For a particular client, which is more helpful, career counseling vs psychotherapy? Why does career counseling sometimes fail? How can the career counselor assess, from the very outset, whether career counseling will be helpful to their client? How does the career counselor know whether their client needs career counseling or whether psychotherapy or psychoanalysis is indicated? This post is designed for career counselors, executive coaches, psychotherapists and psychoanalysts. It describes the process of psychodynamically-informed, career assessment – a psychoanalytic evaluation designed to evaluate and understand the nature, “purpose” and underlying meaning of the career conflict. Its’ goal is to help the client with career difficulties to obtain the kind of help that will be most useful to them.
They need a different job, desperately. The wolf is at the door. They have a sense of urgency about them. They assert, “if I don’t do something fast, there will be calamitous consequences.” Anxious, depressed, or totally distracted, they come to their appointments late or forget to come, altogether. They agree to do homework but show up empty handed. Frustrated, panicky and just plain worried, when they do show up, they begin talking about problems that the career counselor is ill-equipped to resolve. Efforts to focus them fail, abysmally.
Moreover, out of a sense of panic, they are demanding. They want results, fast. Yet, it can be difficult for them to articulate their career counseling goal. When I ask these folks, “if you had a magic wand, what would be the ideal outcome of our work together?” they are stymied. Often they tell me, “I would know what I want to do and I would be doing it.” When I further inquire how long they have struggled, they assert that career satisfaction has eluded them for months, or years. In fact, maybe they have never experienced the joy of career satisfaction. When I ask how long they think that the process should take, they say, 5 or 6 sessions. For a moment, I share their sense of helplessness. Usually, with enough sticktoitiveness and the right kind of intervention, people can be helped with these kinds of difficulties but there’s no “quick fix”.
Anxious and depressed, they insist on focusing exclusively on their career concerns. They eschew our efforts to help them to become curious about the relationship between their career difficulties and their psychological struggles. They are neither interested in talking about their internal conflicts, their day to day challenges or about their past. They regard their emotional struggles with relationships, anxiety, depression or self-confidence as irrelevant to the task at hand. Asked to say anything that comes to mind, they get impatient. They assert that their anxiety and depression will abate if they could just find the right job. They seem to be asking for career guidance but the psychotherapist is unqualified to provide it. Yet, as psychotherapists, it’s often apparent to us, that their “career difficulties” have a significant psychological component.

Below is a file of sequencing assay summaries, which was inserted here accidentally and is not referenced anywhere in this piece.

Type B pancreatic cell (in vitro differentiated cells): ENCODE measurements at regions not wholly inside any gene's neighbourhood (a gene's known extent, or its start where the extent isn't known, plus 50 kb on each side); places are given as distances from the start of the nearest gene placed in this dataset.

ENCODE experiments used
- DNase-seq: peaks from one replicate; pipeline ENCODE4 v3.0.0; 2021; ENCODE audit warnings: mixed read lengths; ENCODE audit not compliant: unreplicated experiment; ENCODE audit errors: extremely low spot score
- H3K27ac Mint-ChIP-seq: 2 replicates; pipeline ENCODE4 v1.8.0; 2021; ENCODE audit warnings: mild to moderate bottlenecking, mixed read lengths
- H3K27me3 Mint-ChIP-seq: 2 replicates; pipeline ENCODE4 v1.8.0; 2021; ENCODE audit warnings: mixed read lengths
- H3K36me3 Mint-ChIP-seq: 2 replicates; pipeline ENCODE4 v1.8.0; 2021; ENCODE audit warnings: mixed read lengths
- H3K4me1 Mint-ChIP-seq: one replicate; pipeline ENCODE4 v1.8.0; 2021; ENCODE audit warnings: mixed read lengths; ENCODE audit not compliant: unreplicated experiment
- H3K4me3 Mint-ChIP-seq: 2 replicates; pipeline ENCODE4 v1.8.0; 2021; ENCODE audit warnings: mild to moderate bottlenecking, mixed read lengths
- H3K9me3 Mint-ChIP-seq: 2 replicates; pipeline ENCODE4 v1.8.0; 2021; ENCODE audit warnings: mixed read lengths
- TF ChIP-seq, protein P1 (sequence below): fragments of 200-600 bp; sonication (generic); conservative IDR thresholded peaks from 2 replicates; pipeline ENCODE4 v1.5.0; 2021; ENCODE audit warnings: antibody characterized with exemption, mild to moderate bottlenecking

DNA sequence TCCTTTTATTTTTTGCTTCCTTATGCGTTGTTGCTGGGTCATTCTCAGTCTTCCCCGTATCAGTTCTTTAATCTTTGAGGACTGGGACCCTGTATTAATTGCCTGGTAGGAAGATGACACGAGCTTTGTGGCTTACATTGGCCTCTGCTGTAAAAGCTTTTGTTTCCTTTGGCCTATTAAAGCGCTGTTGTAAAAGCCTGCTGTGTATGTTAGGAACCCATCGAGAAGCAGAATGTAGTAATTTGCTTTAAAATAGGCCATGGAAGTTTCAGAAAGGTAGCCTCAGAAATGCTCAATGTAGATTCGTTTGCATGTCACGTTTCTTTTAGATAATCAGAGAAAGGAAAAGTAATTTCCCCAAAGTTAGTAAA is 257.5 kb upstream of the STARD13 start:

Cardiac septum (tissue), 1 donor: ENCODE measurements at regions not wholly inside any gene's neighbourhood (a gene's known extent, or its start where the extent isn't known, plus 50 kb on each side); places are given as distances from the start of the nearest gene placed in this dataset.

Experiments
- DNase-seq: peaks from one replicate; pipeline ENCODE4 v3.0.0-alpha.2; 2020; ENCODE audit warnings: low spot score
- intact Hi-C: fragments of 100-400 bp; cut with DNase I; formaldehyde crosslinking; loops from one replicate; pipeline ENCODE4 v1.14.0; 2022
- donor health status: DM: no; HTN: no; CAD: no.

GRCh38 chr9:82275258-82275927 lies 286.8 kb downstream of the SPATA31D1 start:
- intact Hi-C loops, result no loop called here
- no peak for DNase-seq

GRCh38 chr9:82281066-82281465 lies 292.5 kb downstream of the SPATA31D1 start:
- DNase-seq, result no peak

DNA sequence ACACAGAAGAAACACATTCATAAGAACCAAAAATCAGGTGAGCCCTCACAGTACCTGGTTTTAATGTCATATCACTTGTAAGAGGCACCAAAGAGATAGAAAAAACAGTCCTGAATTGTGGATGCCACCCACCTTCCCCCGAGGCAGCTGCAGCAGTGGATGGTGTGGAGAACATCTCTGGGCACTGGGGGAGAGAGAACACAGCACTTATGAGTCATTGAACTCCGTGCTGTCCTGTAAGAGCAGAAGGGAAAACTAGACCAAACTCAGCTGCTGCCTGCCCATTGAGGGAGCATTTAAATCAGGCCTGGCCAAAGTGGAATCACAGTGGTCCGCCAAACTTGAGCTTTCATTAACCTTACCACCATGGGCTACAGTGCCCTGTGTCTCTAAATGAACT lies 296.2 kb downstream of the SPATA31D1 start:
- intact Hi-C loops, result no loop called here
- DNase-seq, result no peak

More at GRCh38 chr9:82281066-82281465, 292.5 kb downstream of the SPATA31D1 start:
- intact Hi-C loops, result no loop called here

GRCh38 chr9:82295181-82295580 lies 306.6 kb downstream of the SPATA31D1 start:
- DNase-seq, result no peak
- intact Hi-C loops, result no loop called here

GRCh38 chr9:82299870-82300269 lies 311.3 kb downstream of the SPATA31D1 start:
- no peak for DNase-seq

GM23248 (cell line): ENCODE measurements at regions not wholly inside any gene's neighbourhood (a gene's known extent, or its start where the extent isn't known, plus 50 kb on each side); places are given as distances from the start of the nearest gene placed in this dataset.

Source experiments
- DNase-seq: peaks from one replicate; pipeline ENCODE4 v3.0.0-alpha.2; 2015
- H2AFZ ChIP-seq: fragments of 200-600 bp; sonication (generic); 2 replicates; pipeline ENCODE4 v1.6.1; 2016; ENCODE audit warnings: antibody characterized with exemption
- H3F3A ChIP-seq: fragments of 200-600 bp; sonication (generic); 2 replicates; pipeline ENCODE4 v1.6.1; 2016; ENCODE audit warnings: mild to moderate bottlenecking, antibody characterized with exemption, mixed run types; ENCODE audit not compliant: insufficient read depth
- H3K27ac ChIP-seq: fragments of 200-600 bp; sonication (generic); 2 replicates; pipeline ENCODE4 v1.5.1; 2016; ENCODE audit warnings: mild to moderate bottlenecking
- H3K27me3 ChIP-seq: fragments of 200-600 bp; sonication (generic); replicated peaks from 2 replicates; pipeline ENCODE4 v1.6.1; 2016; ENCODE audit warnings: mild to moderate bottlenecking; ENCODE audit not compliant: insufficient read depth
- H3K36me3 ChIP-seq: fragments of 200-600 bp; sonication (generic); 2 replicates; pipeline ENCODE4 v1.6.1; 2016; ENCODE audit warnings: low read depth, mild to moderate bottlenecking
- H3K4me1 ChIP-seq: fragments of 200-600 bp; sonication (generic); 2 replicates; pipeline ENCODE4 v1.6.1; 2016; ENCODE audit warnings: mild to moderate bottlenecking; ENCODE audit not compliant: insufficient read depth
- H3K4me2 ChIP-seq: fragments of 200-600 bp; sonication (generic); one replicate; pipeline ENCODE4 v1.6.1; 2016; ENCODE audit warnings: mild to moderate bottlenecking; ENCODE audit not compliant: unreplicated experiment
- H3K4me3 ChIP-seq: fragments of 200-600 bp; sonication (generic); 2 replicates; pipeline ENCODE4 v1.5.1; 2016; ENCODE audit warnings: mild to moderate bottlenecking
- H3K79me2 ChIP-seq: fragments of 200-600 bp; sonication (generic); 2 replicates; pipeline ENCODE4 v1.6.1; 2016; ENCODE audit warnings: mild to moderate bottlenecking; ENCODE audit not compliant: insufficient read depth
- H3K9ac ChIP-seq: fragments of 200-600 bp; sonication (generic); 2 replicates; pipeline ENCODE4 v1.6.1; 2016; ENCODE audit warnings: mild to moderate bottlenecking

Silently, we wonder, “What has prevented the client from identifying a career goal”? “What has stopped them from developing a plan to achieve it?” “What has prevented them overcoming roadblocks that have gotten in their way? Are they afraid of growing up? Are they still (even if they are well into their twenties, thirties or forties) preoccupied with pleasing their parents or impressing others? Do they want to deprive their parents of bragging rights? Are they afraid of eclipsing their parents, or their siblings? Do they have pervasive self-esteem deficits? Are drugs and alcohol part of the problem? Are they anxious or depressed? And, if so, what has prevented them from addressing these difficulties.
As psychotherapists and career counselors, we are obliged to assess those seeking career help – and, to help them to find the kind of that will effectively address their challenges. So we need to ask ourselves, why are these folks showing up in the wrong place? How can we assess what the client needs? And, how can we help them to get it?
Want to learn more? Read the articles, below.
In Career convergence, National Career Development Association articles:
In the Baltimore Washington Psychoanalytic newsletter
Please note: I can’t answer every question but I will try to provide a flavor of how psychoanalytically-informed, career assessment works.
I am a Clinical Psychologist, a Training and Supervising Analyst at the Washington Baltimore Psychoanalytic Institute and a Johns Hopkins faculty member. I developed the Psychoanalytically-Informed Career Assessment Model aka the Psychodynamically-informed, career assessment model. In private practice in Chevy Chase, MD, on the Washington, DC, border, by the Friendship Heights metro, I see people in psychotherapy, psychoanalysis and career counseling. I have written over 50 career columns published in the Washington Post. My Washington Business Journal column, Corporations on the Couch, is nationally-syndicated.
Those seeking clinical supervision, career consultation, psychotherapy or psychoanalysis are welcome to give me a call: 301.656.9650. To streamline the process, please leave your name, your day and evening numbers, the time that it’s best to reach you and the reason for your call. I look forward to speaking with you.
Career counseling or psychotherapy by Washington DC Psychologist, Dr. Lynn Friedman